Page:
How to nurture the experts of the future
“What made you want to work in PR?”
“How long do you work for each day?”
“How do you make work fun?”
This “blue” Monday was anything but at Victoria Primary School in Keighley where three separate year groups gathered to listen to me talking about my career.
It made me realise that we should take a leaf out of a child’s excitable book rather than subscribing to someone’s idea of a “blue” day. Because nothing could have felt further from reality as I joined children from five to 11 and talked about the world of PR.
Using giant pictures of Donald Trump, the Queen, pies, manufacturers and even images of my own battle with eczema – I spoke about the power of reputation and of story telling. All delivered with the help of my two-foot, childhood teddy.
It was exhausting and I really worried about speaking in front of school children! But after two hours, I left feeling elated at how engaged, how interested and how inquisitive the children were.
And why shouldn’t they be? The world of work can be really exciting. It should be inspiring. And it should be shared with young minds who are eager to learn.
The emotions of sharing the profession I love with a room full of school children took me by surprise. It was a delight to see their arms trying to touch the ceiling because they had so many questions to ask. And I was left covered in goosebumps at the gasps of surprise when I mentioned meeting William and Kate in Bradford.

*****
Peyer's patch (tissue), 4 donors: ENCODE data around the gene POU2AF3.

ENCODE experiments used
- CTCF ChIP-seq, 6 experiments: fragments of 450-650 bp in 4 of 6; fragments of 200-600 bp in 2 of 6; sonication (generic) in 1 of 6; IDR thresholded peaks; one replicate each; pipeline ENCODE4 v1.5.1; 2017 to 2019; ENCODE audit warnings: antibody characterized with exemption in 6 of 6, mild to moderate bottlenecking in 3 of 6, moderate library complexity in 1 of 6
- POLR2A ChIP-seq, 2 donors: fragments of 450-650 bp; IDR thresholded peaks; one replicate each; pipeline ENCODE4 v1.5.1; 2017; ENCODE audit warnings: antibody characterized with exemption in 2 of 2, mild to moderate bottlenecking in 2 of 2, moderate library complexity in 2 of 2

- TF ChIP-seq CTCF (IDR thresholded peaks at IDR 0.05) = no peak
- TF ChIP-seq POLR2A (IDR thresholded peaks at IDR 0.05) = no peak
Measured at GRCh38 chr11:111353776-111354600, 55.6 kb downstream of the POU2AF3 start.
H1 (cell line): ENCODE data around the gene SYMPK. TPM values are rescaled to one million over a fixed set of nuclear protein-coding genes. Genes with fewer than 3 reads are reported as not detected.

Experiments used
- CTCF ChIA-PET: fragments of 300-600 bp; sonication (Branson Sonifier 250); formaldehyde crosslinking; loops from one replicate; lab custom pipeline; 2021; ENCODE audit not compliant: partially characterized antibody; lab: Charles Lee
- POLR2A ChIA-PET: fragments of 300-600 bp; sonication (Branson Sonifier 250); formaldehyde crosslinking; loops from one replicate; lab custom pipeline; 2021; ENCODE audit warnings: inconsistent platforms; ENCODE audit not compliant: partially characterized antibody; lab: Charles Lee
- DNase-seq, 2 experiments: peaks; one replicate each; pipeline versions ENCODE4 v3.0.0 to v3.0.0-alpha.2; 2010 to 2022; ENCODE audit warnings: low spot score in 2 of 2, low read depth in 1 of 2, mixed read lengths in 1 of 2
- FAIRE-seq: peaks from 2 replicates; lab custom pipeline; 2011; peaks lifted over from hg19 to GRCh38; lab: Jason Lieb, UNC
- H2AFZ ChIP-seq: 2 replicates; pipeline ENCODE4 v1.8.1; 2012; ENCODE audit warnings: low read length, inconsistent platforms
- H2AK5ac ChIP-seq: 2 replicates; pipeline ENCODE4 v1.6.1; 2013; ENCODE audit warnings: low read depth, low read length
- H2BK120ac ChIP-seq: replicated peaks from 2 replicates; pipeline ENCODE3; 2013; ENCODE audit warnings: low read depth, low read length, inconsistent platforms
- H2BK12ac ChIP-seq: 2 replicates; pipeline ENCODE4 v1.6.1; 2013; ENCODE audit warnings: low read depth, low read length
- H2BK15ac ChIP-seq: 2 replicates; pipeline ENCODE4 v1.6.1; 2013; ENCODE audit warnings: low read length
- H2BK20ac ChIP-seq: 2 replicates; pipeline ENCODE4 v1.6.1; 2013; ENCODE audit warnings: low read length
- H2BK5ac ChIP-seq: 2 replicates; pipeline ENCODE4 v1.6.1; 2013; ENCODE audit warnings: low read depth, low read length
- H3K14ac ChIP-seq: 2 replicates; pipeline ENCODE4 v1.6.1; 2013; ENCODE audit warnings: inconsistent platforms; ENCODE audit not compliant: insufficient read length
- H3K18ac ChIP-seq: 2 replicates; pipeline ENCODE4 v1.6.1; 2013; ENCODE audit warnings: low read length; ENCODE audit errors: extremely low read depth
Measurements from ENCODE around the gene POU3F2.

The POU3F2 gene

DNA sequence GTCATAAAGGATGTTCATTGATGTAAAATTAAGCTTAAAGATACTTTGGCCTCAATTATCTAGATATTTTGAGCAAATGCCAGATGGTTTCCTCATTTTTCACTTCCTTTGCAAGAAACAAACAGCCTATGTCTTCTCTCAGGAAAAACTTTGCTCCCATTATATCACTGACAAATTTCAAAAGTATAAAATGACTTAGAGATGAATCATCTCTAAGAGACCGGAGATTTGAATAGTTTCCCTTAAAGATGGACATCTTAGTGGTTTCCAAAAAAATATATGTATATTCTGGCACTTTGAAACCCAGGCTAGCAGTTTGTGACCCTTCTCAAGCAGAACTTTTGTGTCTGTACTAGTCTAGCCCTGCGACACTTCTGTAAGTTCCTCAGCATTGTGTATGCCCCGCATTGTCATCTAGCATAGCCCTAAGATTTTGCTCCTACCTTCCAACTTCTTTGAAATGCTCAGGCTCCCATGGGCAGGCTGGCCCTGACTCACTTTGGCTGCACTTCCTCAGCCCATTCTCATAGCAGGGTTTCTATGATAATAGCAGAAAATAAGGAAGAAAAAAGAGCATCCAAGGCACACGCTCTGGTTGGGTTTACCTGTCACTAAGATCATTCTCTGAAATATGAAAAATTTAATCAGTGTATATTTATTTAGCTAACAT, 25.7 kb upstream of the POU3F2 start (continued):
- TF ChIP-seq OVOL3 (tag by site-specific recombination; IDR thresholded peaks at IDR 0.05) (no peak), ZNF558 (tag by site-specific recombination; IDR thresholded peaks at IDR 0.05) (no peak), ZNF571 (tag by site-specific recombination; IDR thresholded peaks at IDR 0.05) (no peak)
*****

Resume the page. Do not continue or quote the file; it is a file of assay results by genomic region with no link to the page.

Covid took a lot away from today’s primary and secondary pupils. Making it more important than ever to engage with children so that they want to become the experts of the future.
Bradford Manufacturing Weeks and Leeds Manufacturing Festival are just two local initiatives which bring business and commerce into the awareness of children. And the Yorkshire Champions programme encourages adults to tell their story in schools to make business accessible and appealing.
Only then can we expect these wonderful, inquisitive, full-of-potential minds to be interested, to be engaged and to understand more about the work we do.
It starts with us… But the effects have the potential to last a lifetime.
By Suzanne Watson